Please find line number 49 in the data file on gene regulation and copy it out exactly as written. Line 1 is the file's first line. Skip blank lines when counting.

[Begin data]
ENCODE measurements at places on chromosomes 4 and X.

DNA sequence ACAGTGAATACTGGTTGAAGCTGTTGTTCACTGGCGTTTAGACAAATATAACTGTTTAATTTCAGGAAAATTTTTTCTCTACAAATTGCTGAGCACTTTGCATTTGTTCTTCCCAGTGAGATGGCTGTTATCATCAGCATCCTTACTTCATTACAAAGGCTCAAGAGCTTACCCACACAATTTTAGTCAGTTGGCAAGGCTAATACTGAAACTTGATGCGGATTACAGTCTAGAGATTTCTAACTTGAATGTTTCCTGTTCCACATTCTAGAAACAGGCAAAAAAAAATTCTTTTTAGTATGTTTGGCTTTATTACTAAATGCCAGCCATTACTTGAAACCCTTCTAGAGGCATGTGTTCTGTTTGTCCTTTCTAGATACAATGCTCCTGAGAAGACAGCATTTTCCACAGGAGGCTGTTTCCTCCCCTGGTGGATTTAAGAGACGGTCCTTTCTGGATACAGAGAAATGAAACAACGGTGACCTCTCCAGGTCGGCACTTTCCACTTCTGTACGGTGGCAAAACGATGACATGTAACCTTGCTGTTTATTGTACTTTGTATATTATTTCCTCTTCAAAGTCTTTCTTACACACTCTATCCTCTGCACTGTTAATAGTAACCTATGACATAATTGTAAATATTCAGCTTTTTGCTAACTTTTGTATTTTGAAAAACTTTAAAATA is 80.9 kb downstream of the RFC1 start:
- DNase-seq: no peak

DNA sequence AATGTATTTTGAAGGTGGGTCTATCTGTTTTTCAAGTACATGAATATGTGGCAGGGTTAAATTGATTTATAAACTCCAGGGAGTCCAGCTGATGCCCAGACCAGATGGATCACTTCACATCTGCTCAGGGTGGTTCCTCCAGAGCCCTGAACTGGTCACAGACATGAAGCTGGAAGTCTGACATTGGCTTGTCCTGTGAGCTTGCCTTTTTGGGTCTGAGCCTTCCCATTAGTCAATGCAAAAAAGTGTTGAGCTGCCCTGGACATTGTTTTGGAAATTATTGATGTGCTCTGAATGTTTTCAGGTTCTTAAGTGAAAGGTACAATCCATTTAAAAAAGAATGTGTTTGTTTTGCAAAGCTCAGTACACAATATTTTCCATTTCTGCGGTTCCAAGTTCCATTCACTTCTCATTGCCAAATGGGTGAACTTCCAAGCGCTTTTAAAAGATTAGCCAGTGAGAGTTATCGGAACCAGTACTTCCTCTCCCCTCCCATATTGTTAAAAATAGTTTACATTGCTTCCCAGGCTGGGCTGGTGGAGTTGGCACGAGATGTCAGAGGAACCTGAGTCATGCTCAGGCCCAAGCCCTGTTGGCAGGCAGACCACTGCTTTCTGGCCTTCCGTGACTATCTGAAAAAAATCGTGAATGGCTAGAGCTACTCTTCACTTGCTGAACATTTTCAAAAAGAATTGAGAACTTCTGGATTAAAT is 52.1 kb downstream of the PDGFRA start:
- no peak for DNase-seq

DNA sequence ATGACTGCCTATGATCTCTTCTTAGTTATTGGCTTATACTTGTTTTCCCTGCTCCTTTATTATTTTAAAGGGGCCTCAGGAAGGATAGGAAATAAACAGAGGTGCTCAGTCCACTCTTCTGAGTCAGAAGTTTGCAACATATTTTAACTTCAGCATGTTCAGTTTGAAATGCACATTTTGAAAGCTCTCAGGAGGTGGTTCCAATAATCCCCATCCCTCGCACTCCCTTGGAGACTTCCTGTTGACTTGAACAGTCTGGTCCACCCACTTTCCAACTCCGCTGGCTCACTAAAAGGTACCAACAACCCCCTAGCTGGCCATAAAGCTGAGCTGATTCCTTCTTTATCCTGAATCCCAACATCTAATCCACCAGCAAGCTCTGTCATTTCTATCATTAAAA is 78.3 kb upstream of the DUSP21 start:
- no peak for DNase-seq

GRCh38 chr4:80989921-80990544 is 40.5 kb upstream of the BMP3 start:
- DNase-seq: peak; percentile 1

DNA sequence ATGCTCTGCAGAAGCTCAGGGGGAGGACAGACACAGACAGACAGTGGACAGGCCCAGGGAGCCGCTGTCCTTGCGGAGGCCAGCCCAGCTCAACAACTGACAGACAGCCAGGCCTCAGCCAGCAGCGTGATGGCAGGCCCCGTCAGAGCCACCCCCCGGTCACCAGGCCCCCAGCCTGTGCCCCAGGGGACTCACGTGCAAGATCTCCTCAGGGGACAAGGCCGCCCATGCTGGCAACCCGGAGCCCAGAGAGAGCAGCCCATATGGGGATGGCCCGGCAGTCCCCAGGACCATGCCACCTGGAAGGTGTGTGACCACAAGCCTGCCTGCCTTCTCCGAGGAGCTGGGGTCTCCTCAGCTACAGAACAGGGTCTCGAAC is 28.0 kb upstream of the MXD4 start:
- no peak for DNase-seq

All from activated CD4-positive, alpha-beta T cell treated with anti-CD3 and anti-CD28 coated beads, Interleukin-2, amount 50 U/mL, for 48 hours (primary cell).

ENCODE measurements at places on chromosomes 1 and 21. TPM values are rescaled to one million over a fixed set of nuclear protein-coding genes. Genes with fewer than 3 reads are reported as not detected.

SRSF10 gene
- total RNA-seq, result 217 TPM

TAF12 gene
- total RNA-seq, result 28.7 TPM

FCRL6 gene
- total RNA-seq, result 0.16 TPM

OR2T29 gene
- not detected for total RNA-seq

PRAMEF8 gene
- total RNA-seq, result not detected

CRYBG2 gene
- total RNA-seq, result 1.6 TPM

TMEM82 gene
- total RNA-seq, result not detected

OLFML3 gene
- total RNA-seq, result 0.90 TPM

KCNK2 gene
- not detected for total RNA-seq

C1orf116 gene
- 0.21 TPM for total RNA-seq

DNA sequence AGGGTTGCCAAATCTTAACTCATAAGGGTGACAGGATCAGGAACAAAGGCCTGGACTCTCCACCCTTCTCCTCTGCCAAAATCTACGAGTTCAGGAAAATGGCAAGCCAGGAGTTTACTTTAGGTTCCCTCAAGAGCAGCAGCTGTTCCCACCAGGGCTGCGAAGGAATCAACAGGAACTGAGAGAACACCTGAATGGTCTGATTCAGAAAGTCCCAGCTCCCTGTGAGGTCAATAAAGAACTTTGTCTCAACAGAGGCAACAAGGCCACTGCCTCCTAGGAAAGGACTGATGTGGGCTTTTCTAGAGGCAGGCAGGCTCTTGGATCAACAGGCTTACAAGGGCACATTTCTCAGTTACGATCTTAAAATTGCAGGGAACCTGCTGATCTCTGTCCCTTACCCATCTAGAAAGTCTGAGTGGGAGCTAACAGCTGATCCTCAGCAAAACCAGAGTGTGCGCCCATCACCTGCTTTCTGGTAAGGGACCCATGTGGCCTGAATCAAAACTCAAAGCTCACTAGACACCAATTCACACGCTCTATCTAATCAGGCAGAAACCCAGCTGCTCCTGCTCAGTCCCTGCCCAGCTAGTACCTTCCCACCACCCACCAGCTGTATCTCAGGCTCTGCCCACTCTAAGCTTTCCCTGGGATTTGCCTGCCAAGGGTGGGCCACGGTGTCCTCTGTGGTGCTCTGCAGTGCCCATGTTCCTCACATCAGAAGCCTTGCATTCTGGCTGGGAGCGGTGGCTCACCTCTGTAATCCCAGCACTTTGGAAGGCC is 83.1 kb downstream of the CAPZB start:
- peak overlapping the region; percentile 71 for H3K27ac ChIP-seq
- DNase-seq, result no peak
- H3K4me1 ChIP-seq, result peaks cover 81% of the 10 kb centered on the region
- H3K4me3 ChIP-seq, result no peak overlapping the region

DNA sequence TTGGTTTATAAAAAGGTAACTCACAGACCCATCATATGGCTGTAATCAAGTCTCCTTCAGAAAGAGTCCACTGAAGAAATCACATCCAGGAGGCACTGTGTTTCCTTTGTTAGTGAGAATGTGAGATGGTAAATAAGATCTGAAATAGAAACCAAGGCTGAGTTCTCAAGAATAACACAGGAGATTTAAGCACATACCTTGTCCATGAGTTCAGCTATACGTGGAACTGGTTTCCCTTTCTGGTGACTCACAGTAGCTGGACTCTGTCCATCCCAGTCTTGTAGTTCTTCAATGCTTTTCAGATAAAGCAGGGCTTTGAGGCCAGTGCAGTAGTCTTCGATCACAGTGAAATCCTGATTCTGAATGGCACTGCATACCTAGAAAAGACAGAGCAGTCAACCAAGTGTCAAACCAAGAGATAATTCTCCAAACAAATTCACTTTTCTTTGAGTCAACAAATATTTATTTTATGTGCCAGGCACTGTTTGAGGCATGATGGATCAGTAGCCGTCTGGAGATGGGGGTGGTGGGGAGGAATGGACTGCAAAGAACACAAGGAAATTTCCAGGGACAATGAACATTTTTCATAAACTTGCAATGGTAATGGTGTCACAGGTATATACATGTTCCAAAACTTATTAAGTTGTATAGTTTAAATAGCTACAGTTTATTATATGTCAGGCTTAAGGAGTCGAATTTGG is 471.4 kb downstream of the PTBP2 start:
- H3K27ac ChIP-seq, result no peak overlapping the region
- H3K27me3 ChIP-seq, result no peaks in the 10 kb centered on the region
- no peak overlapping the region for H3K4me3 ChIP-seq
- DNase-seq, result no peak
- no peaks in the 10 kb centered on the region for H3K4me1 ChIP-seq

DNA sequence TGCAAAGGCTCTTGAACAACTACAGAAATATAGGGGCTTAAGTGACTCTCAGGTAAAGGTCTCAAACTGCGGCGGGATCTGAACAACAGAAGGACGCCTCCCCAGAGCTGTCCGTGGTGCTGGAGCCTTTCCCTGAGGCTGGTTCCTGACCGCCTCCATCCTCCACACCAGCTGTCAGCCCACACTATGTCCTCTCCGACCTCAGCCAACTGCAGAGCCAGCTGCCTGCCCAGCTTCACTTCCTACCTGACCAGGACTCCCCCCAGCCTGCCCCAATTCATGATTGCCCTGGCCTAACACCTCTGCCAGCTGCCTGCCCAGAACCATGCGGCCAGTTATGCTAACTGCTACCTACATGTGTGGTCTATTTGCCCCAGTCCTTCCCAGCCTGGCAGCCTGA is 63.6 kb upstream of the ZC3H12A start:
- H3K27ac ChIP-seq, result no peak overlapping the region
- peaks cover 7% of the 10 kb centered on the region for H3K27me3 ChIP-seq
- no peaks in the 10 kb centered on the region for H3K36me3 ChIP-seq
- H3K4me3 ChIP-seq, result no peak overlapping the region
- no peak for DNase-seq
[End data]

- H3K4me3 ChIP-seq, result no peak overlapping the region